Does this mean we can buy milk straight from the cow?
Untreated, unfiltered “raw water” is apparently the hot new fad around Silicon Valley, or so says a recent New York Times trend piece.
People are eschewing tap and bottled water in favor of an icy cold glass of untreated spring water — so-called “raw” or “unprocessed” water — which proponents say has beneficial minerals that are removed from treated or filtered water, and doesn’t include chemicals in tap water, such as fluoride, or move through infrastructure such as lead pipes.
Some are paying a lot more for the luxury of drinking water that might not have fluoride but could still have chemicals from pesticides and dangerous bacteria. Also animal poop.
The “raw water” trend — such as it is — fits into a larger movement that, first, embraces everything “natural” as healthy, and second, creates savvy entrepreneurs who find ways to make a lot of money from it. The Times article doesn’t offer much detail on how many people are embracing this fad and actually buying and drinking overpriced, untreated spring water. But unproven, unscientific “cures” are a growth market — and debunkings often have little effect.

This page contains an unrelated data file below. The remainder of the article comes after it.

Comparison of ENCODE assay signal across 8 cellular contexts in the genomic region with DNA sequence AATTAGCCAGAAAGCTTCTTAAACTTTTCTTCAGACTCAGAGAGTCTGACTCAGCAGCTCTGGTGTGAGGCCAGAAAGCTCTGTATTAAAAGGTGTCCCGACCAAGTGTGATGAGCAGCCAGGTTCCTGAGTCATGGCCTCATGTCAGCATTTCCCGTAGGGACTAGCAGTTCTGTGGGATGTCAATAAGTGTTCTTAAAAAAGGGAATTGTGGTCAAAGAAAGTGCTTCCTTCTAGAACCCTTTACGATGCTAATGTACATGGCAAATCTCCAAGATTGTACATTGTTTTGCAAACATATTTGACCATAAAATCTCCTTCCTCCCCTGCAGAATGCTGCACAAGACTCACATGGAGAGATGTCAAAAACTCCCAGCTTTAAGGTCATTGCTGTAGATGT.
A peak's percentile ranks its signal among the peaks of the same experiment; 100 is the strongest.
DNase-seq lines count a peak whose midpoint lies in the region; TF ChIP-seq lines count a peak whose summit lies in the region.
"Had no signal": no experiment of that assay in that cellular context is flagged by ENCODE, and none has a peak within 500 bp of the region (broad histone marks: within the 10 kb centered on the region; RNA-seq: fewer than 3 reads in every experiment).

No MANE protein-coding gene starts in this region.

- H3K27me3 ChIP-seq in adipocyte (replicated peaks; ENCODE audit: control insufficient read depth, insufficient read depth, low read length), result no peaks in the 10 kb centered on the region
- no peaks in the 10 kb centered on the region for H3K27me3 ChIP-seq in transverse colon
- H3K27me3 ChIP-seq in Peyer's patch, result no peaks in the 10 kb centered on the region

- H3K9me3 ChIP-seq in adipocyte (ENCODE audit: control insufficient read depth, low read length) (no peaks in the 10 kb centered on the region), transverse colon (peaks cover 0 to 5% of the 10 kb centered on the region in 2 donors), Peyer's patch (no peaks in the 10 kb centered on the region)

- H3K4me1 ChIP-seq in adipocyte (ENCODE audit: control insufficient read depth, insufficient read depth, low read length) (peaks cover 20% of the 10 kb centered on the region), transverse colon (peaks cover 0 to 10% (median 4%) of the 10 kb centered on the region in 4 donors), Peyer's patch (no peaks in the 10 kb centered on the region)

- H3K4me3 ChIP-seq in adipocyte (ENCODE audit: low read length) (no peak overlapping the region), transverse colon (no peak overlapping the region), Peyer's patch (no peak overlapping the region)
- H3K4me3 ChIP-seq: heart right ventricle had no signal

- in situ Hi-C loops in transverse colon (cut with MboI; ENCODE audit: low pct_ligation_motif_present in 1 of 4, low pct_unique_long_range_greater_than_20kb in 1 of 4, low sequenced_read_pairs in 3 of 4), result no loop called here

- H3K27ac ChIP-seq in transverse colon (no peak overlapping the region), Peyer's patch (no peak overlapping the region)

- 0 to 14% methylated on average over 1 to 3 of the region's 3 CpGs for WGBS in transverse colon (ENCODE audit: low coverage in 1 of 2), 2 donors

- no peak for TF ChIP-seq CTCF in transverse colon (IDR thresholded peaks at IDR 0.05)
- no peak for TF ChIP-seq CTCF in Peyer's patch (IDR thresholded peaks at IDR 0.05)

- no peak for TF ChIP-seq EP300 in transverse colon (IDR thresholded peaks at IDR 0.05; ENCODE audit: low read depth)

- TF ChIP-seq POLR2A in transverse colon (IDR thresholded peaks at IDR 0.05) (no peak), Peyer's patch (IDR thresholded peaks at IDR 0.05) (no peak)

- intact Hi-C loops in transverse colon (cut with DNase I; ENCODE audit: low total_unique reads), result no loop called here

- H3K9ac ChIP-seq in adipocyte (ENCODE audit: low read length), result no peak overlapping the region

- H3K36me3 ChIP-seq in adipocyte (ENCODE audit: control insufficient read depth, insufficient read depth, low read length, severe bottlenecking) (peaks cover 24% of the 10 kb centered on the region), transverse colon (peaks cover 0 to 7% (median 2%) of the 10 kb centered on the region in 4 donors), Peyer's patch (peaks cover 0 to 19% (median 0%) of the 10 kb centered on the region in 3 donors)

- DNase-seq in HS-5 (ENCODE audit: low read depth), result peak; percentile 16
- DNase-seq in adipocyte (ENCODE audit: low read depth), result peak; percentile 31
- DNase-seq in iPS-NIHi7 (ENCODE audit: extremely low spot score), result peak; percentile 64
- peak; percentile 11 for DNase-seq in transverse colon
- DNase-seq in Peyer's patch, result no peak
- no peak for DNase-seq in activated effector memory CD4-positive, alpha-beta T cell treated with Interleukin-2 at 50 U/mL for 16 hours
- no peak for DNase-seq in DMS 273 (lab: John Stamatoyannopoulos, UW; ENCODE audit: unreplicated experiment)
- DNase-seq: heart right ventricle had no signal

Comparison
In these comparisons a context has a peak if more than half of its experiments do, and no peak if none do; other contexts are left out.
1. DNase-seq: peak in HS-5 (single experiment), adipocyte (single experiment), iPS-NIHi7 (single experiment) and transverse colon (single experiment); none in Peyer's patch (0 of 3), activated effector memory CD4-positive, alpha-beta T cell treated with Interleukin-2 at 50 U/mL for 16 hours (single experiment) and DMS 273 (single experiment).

True believers in “raw water” probably won’t be convinced. One of the companies mentioned in the Times piece said there’s already been a surge of demand. But at the risk of shouting into the void, we’ll say it again: Drinking untreated spring water is a very, very bad idea.[…]
Now startups are capitalizing on the trend and selling “raw water.” Live Water bottles its water from a spring in Oregon, and the Times notes a few other startups — including Tourmaline Spring, based in Maine, and Zero Mass Water, which caters to people who want to collect water from the “atmosphere around their homes.”
“It has a vaguely mild sweetness, a nice smooth mouth feel, nothing that overwhelms the flavor profile,” Kevin Freeman, a shift manager at the store that sells a 2.5-gallon bottle of “raw water” bottled by Live Water for $36.99, told the New York Times. “Bottled water’s controversial. We’ve curtailed our water selection. But this is totally outside that whole realm.”